To aid with their continued professional development Newly Qualified Teachers (NQTs) have slightly different working conditions to other teachers.
As an NQT you are a qualified teacher on induction. You will probably be teaching many more face to face hours than you did during your training.
When you begin your NQT year, you are taking a big step up in the amount of face to face teaching you are doing, and the level of responsibility you hold.
Members at an Oasis academy school in London have made real progress in tackling workload.
Ofsted have been clear about the work that they do not expect to see, but some teachers are still being asked to provide this evidence by inspectors.
Thanks to your campaigning, the government has published a workload reduction toolkit - and written to all headteachers with advice on how to take action. Find out what you can do now.
Teachers and school staff are working excessive hours on unnecessary tasks driven by the assessment and accountability regimes.
A survey of our members has found education staff are cutting their hours to make sure their weekends are work-free.
England’s teachers are highly motivated by the opportunity to influence children’s development or contribute to society – 93% of teachers cited these factors as major motivations for joining the profession, according to the findings of the OECD’s first volume of its Teaching and Learning International Survey (Talis) 2018.
Commenting on the passing of Motion 19 at the Annual Conference of the National Education Union, Dr Mary Bousted, Joint General Secretary of the National Education Union, said: “Workload in schools remains a significant problem, posing a major threat to schools’ effectiveness and pupils’ learning and is driving the teacher recruitment and retention crisis.
Teaching assistants, school administrators and other support staff are having to work overtime to cope with the increasing workload as schools cut staffing to cope with budget cuts, according to a National Education Union survey released today by the ATL section of the union at its annual conference in Liverpool.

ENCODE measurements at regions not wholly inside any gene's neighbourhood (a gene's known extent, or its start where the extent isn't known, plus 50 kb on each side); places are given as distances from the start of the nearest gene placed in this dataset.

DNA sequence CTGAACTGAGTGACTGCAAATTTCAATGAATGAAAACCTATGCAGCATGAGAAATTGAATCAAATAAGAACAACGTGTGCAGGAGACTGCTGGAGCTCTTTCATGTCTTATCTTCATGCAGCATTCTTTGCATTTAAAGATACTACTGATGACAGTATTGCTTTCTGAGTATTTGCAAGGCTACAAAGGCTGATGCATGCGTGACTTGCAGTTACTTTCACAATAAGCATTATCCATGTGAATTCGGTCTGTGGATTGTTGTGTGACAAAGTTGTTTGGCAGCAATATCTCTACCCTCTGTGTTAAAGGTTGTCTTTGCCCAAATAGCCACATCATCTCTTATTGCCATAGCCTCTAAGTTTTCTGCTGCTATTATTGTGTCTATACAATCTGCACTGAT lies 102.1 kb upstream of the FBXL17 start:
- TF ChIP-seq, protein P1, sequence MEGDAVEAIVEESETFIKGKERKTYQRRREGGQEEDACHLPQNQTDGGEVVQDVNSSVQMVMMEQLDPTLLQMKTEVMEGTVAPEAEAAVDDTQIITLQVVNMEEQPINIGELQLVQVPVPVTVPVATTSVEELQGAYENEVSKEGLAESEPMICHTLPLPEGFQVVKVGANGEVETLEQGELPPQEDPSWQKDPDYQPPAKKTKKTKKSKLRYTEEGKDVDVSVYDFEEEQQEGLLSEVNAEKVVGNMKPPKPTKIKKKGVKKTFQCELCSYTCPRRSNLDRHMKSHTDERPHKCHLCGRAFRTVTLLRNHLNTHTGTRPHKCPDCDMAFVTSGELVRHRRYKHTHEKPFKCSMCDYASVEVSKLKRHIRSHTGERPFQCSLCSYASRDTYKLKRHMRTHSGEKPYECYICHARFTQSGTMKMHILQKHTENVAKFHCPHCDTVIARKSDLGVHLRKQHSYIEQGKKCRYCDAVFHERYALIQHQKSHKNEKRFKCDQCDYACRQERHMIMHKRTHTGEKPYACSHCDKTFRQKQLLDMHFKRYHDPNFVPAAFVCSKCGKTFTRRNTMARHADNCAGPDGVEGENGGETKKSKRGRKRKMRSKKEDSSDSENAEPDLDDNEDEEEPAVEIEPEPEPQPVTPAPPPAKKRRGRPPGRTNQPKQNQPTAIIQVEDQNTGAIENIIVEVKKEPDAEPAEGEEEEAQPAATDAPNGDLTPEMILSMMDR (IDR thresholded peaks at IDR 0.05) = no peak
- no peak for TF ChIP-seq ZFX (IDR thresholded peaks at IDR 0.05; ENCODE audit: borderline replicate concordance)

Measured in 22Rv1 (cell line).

Teaching assistants, school librarians and lab technicians are facing a soaring workload as staff are cut and they are increasingly being expected to teach, according to a National Education Union (NEU) survey of over 1,700 support staff members.
The Government is finally beginning to recognise the teacher shortage crisis, but it remains to be seen if today’s announcement makes any practical difference.
The National Education Union has long been concerned that unnecessary practices surrounding marking, planning, and data collection in schools, is having a significant impact on teacher workload.
Initial findings from the latest NEU workload survey, of 8,173 members show the continuing scale of the workload problem facing teachers and the impact this is having on their willingness to stay in the profession.
The National Education Union’s 2018 independent sector pay & conditions survey reveals that pay in private schools is failing to keep pace with inflation, and that staff continue to experience high levels of workload, much of it unpaid.
A poll by the NEU finds seven-in-ten further education (FE) college staff working in England have considered leaving the sector, as workloads rise and many suffer from stress.